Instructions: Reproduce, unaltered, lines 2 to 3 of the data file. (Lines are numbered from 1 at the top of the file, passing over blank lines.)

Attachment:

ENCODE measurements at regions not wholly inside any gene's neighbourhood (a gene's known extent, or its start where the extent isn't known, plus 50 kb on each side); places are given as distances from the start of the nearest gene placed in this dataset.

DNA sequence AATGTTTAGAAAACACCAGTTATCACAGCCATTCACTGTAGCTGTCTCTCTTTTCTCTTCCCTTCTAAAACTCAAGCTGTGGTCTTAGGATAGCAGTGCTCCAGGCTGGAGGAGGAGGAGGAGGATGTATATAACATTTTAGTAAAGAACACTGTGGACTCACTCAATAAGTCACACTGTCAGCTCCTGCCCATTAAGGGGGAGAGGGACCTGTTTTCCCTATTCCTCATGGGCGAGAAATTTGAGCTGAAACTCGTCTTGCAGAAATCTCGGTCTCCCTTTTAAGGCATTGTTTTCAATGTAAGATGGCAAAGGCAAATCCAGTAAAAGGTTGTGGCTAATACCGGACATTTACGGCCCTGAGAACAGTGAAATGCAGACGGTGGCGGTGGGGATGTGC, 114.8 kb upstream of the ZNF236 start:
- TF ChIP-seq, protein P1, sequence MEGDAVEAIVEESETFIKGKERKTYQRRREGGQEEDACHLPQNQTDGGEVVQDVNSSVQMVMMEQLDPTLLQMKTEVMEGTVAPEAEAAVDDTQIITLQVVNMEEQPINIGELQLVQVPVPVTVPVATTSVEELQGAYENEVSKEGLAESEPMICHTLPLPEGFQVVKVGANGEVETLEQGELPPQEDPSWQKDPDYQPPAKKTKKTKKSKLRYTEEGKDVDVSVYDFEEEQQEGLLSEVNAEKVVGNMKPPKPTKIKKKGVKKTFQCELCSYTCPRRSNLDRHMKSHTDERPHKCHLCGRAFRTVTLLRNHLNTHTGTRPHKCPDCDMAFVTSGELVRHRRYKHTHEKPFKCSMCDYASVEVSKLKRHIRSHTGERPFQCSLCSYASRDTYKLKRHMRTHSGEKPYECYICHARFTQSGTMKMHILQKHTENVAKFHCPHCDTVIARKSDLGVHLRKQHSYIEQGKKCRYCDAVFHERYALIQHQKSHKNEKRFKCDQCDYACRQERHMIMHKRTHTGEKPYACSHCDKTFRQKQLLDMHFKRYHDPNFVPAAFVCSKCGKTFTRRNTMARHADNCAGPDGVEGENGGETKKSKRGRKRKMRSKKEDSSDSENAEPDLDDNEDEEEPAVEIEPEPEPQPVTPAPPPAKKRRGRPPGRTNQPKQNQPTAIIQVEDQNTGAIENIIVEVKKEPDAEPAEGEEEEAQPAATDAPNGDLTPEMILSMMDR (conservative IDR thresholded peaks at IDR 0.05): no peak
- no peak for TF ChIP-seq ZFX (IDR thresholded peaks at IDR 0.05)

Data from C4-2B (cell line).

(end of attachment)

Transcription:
DNA sequence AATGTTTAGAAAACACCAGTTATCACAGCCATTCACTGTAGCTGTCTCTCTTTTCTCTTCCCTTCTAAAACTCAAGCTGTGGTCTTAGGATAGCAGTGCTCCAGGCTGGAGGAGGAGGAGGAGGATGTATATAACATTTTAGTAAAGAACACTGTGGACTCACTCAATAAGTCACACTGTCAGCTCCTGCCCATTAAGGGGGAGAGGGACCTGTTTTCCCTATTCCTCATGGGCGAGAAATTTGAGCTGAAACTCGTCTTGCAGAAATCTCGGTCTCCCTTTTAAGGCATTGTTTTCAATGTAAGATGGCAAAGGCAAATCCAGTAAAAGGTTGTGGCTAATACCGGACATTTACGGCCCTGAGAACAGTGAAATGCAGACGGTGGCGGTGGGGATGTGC, 114.8 kb upstream of the ZNF236 start:
- TF ChIP-seq, protein P1, sequence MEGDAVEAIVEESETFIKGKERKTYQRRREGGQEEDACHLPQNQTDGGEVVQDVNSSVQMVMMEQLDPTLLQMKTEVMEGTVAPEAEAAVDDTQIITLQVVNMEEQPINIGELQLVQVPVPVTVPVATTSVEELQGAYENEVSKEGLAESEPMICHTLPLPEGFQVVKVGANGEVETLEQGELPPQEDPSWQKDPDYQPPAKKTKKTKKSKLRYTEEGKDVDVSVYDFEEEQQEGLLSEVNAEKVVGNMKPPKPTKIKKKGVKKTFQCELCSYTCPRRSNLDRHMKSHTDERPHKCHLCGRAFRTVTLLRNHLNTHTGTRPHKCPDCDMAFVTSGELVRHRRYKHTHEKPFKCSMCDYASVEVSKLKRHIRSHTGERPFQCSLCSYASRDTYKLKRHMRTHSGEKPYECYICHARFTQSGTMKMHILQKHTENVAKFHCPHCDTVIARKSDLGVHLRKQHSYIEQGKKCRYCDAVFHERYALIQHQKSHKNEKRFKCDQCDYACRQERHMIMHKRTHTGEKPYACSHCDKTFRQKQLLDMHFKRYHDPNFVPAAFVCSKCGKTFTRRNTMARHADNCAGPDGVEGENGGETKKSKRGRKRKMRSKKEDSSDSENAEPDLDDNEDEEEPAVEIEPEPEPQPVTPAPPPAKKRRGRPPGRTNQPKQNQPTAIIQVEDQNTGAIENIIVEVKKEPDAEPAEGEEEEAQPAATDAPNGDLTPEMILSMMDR (conservative IDR thresholded peaks at IDR 0.05): no peak